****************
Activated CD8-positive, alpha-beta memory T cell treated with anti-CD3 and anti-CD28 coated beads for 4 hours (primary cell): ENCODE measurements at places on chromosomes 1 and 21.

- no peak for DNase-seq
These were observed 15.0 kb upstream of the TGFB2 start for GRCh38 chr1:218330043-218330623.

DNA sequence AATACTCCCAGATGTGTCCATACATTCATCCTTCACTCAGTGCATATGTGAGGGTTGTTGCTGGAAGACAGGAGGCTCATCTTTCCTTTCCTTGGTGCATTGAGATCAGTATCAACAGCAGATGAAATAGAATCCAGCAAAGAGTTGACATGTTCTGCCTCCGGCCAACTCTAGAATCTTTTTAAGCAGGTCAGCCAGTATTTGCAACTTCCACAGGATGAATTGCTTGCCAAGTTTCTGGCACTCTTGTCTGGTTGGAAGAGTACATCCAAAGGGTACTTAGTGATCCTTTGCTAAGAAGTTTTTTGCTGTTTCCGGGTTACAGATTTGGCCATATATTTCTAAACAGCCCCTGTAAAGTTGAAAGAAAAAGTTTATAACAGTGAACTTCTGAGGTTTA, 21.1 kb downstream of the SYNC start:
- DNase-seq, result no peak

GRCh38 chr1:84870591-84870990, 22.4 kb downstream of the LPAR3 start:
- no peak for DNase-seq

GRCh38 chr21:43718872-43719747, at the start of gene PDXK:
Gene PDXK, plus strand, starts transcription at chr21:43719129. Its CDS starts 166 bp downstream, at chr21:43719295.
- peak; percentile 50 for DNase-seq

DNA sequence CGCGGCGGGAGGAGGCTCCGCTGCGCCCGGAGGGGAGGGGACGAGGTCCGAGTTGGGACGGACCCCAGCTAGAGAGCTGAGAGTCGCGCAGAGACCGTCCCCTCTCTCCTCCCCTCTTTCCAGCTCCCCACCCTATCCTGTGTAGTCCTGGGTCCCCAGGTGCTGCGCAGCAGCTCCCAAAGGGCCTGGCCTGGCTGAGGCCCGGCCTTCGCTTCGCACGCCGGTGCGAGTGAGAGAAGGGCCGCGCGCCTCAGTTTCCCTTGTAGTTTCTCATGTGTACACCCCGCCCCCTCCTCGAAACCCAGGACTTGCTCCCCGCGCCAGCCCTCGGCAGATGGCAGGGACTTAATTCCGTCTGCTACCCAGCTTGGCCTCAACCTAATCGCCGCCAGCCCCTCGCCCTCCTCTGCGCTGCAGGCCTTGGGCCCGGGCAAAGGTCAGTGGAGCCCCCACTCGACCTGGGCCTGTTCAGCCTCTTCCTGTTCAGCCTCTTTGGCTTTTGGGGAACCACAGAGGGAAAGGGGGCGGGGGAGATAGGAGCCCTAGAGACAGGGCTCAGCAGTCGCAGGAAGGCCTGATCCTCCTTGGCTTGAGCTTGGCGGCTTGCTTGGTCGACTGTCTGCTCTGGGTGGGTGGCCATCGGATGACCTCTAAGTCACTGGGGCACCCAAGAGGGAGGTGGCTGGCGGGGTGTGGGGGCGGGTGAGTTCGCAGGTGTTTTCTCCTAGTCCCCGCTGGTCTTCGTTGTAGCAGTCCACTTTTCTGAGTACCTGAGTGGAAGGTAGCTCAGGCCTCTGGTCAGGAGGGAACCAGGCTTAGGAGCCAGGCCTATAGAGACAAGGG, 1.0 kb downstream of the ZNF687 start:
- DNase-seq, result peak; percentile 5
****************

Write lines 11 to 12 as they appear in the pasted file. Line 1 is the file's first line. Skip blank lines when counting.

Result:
DNA sequence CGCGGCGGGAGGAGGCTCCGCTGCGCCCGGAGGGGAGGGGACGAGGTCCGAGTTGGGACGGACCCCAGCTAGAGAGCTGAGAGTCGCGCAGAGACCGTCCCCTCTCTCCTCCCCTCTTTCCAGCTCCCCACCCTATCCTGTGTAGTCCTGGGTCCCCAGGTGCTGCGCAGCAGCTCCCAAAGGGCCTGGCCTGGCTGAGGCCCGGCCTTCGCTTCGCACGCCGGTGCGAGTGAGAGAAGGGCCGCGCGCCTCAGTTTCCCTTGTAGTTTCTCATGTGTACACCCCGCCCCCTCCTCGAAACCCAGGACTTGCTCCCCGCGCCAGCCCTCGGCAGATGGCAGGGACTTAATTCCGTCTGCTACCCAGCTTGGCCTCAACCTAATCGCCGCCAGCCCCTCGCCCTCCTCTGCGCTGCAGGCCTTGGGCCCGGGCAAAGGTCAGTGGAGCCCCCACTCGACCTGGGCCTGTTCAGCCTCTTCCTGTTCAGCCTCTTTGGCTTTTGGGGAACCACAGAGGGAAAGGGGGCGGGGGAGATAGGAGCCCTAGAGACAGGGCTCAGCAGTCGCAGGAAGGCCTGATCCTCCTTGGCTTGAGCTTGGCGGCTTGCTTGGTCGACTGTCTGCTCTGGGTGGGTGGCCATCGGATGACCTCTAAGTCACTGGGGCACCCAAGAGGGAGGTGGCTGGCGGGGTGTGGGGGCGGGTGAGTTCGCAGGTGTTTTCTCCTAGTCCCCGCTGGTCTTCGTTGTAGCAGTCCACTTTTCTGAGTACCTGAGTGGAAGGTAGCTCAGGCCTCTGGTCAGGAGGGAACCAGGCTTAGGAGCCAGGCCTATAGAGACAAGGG, 1.0 kb downstream of the ZNF687 start:
- DNase-seq, result peak; percentile 5